Originally Published: July 7, 2014

Lesser-known QBs shine at Elite 11

BEAVERTON, Ore. -- The Elite 11 features a who's who of the college football recruiting world. There are high-profile quarterbacks such as Texas A&M commitment Kyler Murray, UCLA-bound Josh Rosen and recent Oregon pledge Travis Waller. But the first three days of event have been dominated by lesser-known names such as Missouri commit Drew Lock, uncommitted Ross Bowers and three-star Air Force recruit Ryan Brand.

Locking it down

Drew Lock had plenty of suitors before he committed to Missouri, but the ESPN 300 prospect hardly gets mentioned when talking about the best quarterbacks in the 2015 class. But he's quickly changing the conversation.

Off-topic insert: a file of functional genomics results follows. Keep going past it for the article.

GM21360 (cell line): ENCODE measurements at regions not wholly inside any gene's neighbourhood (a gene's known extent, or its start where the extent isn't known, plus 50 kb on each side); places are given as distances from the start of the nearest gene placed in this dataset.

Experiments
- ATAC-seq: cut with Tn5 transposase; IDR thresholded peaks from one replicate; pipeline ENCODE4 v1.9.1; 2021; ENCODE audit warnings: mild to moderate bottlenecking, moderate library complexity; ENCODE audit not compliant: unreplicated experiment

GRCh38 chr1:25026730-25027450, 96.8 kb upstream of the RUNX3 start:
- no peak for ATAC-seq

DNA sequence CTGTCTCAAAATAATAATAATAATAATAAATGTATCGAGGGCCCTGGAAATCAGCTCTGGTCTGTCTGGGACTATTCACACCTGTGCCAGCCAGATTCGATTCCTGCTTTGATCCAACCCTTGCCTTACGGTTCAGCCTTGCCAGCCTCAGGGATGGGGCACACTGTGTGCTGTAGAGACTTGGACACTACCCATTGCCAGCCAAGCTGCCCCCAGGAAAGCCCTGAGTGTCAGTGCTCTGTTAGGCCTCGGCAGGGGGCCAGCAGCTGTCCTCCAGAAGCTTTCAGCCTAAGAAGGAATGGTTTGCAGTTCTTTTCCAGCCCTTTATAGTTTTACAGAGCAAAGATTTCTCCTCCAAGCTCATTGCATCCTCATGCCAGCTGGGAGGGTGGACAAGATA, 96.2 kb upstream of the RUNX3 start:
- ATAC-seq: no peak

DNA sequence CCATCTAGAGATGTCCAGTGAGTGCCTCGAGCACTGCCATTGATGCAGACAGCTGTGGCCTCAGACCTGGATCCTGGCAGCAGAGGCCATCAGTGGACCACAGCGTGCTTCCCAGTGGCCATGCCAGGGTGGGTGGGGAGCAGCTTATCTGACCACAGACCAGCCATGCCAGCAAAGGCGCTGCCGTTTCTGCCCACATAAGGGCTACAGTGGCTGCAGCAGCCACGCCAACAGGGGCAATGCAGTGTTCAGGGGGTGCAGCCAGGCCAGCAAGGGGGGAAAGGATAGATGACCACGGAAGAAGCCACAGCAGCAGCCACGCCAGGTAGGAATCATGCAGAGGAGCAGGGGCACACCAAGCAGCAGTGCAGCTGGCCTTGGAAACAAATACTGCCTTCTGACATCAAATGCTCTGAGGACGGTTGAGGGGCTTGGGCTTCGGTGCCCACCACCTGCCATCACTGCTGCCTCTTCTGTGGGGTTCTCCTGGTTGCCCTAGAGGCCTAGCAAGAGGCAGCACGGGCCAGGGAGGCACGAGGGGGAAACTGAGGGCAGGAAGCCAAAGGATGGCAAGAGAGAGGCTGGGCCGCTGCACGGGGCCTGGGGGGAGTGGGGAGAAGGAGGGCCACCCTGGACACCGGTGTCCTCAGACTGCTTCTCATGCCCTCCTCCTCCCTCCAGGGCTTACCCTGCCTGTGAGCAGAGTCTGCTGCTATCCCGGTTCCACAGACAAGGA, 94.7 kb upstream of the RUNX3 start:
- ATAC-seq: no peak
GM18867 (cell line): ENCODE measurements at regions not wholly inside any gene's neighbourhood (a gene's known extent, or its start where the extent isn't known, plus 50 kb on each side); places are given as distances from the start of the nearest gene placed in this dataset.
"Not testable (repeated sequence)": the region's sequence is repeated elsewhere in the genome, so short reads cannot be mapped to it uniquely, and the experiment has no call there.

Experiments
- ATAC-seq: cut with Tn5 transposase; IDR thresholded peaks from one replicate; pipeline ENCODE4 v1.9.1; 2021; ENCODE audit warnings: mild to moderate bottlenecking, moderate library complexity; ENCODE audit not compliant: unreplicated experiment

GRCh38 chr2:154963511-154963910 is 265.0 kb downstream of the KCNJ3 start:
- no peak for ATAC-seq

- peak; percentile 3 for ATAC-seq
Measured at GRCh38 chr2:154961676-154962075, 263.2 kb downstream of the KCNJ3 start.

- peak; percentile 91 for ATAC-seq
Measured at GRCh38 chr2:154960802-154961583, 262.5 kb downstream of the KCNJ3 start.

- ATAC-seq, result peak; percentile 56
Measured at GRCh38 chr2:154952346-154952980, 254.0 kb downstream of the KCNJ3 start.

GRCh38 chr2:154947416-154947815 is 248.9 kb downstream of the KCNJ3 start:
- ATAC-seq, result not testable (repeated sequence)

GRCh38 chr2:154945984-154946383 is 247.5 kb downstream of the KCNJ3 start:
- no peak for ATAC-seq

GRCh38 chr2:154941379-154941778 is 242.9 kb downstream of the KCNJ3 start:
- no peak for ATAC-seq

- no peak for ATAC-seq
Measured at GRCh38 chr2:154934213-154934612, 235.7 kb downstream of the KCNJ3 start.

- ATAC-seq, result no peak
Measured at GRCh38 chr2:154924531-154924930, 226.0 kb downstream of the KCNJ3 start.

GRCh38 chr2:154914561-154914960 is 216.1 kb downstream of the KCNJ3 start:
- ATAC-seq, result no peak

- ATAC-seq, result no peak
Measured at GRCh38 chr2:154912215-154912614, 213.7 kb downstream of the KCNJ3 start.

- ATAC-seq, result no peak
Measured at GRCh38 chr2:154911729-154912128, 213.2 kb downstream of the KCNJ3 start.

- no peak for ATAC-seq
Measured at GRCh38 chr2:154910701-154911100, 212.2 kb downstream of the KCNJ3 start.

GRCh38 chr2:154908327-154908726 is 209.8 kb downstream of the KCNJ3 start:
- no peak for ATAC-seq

Through the first two days of practices, Lock was ranked second on the Elite 11's big board of rankings, ahead of Murray, Rosen and Waller.

"It was a kind of a surprise to people, but I don't think anything is really going to change for me," Lock said. "I'm going to go out here and throw the ball like I know I can and should. It blows my mind a little bit. People are like, 'What the heck? This guy is from Missouri?' Yes, yes, we play good football in Missouri. I could say I'm from California, I could say I'm from Texas, but it feels good to show folks that I can compete with the best of the best from all of the states."